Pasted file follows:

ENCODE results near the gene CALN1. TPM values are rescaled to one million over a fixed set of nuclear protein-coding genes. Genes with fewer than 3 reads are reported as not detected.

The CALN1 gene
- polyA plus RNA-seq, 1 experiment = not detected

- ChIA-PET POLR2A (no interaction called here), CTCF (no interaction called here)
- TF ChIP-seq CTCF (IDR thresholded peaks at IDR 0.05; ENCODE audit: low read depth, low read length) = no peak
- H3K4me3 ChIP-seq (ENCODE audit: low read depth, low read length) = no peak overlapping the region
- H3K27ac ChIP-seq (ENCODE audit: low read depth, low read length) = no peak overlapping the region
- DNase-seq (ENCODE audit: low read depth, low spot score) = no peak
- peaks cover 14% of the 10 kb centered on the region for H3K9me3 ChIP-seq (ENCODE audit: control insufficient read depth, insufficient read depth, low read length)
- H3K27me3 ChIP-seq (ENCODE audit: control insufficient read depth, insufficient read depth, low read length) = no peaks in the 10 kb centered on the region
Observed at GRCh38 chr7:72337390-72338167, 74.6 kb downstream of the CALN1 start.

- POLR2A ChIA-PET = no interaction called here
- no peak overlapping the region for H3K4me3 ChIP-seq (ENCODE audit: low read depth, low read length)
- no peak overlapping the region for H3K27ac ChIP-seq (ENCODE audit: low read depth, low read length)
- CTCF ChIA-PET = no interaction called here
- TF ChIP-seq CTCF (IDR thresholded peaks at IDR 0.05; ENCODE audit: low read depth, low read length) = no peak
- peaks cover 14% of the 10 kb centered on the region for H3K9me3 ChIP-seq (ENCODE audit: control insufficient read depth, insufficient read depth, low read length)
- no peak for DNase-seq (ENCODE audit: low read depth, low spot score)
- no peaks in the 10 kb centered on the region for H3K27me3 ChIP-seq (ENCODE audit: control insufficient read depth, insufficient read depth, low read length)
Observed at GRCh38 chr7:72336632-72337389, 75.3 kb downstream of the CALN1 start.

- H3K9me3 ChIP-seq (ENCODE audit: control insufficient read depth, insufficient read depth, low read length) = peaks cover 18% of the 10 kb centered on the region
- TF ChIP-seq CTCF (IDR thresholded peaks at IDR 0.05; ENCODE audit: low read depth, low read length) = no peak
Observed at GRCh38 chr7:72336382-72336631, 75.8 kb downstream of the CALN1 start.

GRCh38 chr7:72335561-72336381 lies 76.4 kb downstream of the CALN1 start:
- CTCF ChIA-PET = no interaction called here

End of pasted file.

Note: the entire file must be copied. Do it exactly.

ENCODE results near the gene CALN1. TPM values are rescaled to one million over a fixed set of nuclear protein-coding genes. Genes with fewer than 3 reads are reported as not detected.

The CALN1 gene
- polyA plus RNA-seq, 1 experiment = not detected

- ChIA-PET POLR2A (no interaction called here), CTCF (no interaction called here)
- TF ChIP-seq CTCF (IDR thresholded peaks at IDR 0.05; ENCODE audit: low read depth, low read length) = no peak
- H3K4me3 ChIP-seq (ENCODE audit: low read depth, low read length) = no peak overlapping the region
- H3K27ac ChIP-seq (ENCODE audit: low read depth, low read length) = no peak overlapping the region
- DNase-seq (ENCODE audit: low read depth, low spot score) = no peak
- peaks cover 14% of the 10 kb centered on the region for H3K9me3 ChIP-seq (ENCODE audit: control insufficient read depth, insufficient read depth, low read length)
- H3K27me3 ChIP-seq (ENCODE audit: control insufficient read depth, insufficient read depth, low read length) = no peaks in the 10 kb centered on the region
Observed at GRCh38 chr7:72337390-72338167, 74.6 kb downstream of the CALN1 start.

- POLR2A ChIA-PET = no interaction called here
- no peak overlapping the region for H3K4me3 ChIP-seq (ENCODE audit: low read depth, low read length)
- no peak overlapping the region for H3K27ac ChIP-seq (ENCODE audit: low read depth, low read length)
- CTCF ChIA-PET = no interaction called here
- TF ChIP-seq CTCF (IDR thresholded peaks at IDR 0.05; ENCODE audit: low read depth, low read length) = no peak
- peaks cover 14% of the 10 kb centered on the region for H3K9me3 ChIP-seq (ENCODE audit: control insufficient read depth, insufficient read depth, low read length)
- no peak for DNase-seq (ENCODE audit: low read depth, low spot score)
- no peaks in the 10 kb centered on the region for H3K27me3 ChIP-seq (ENCODE audit: control insufficient read depth, insufficient read depth, low read length)
Observed at GRCh38 chr7:72336632-72337389, 75.3 kb downstream of the CALN1 start.

- H3K9me3 ChIP-seq (ENCODE audit: control insufficient read depth, insufficient read depth, low read length) = peaks cover 18% of the 10 kb centered on the region
- TF ChIP-seq CTCF (IDR thresholded peaks at IDR 0.05; ENCODE audit: low read depth, low read length) = no peak
Observed at GRCh38 chr7:72336382-72336631, 75.8 kb downstream of the CALN1 start.

GRCh38 chr7:72335561-72336381 lies 76.4 kb downstream of the CALN1 start:
- CTCF ChIA-PET = no interaction called here